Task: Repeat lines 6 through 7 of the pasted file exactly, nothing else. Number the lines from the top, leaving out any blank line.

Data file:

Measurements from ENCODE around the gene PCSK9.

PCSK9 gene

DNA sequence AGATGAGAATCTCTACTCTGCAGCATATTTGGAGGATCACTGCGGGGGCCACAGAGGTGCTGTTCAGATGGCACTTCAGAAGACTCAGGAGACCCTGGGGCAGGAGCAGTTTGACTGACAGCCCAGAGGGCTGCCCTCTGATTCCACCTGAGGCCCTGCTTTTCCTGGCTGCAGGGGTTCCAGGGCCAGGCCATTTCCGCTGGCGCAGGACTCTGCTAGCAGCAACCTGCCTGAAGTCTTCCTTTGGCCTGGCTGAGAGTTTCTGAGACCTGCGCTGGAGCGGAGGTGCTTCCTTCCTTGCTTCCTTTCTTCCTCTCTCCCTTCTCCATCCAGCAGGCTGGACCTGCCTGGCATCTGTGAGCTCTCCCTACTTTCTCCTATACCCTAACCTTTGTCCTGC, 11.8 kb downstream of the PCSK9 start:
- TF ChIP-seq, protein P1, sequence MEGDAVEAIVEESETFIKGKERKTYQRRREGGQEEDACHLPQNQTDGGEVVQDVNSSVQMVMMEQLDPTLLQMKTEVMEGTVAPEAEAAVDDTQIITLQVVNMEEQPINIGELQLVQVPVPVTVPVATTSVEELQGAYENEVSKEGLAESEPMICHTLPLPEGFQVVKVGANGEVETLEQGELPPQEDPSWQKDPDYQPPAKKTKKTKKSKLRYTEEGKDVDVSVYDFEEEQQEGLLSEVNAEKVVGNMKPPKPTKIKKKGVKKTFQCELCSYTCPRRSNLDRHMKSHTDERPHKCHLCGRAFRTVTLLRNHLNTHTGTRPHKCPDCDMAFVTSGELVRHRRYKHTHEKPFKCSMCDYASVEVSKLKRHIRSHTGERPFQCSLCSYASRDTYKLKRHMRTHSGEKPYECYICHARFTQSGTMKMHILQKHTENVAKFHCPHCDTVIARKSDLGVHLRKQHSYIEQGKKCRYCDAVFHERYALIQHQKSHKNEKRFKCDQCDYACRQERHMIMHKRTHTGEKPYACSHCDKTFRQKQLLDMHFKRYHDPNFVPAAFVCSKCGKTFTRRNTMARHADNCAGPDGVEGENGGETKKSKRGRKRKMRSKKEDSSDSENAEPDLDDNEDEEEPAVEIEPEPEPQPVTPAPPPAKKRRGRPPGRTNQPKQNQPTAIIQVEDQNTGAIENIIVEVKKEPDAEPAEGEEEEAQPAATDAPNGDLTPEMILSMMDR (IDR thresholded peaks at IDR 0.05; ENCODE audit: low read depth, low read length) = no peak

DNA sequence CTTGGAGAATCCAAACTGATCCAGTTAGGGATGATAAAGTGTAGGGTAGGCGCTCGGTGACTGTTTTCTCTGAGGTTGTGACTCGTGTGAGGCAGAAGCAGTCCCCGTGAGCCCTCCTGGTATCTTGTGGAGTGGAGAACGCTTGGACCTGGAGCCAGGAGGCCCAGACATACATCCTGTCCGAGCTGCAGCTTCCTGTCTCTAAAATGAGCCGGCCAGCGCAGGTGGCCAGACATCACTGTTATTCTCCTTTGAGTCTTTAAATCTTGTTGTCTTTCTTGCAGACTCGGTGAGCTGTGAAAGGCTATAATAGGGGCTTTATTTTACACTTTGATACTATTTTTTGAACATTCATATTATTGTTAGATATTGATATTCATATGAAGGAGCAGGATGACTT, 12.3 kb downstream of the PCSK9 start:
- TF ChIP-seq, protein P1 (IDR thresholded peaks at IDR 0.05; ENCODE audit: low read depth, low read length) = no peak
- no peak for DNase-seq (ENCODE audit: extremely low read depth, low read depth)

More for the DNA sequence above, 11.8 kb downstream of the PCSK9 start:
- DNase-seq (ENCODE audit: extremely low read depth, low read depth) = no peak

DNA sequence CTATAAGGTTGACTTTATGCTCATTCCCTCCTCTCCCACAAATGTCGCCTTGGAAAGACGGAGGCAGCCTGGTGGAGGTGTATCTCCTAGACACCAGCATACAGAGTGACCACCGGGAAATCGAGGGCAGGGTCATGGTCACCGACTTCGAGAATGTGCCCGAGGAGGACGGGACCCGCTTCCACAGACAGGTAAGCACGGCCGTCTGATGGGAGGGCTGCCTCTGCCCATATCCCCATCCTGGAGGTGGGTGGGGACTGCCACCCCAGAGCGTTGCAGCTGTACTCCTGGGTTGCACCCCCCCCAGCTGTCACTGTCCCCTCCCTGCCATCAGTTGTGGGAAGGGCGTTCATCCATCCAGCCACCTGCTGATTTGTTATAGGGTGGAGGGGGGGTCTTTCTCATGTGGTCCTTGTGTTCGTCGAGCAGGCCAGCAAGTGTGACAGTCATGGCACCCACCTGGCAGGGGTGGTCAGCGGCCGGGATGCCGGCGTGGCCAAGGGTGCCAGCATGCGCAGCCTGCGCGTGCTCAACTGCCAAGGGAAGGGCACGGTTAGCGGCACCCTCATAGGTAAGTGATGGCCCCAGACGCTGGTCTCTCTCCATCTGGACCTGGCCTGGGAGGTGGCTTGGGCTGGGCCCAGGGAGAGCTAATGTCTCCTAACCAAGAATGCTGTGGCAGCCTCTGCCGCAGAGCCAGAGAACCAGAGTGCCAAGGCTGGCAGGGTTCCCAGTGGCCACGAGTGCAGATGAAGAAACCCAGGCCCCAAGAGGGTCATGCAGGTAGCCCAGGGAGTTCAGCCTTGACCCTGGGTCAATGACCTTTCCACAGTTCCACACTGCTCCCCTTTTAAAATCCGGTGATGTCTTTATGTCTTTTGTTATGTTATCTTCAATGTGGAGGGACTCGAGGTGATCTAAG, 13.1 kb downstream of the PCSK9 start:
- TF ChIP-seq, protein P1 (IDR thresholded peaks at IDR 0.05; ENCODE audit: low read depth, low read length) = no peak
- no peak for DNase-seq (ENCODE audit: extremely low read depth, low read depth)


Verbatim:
- TF ChIP-seq, protein P1 (IDR thresholded peaks at IDR 0.05; ENCODE audit: low read depth, low read length) = no peak
- no peak for DNase-seq (ENCODE audit: extremely low read depth, low read depth)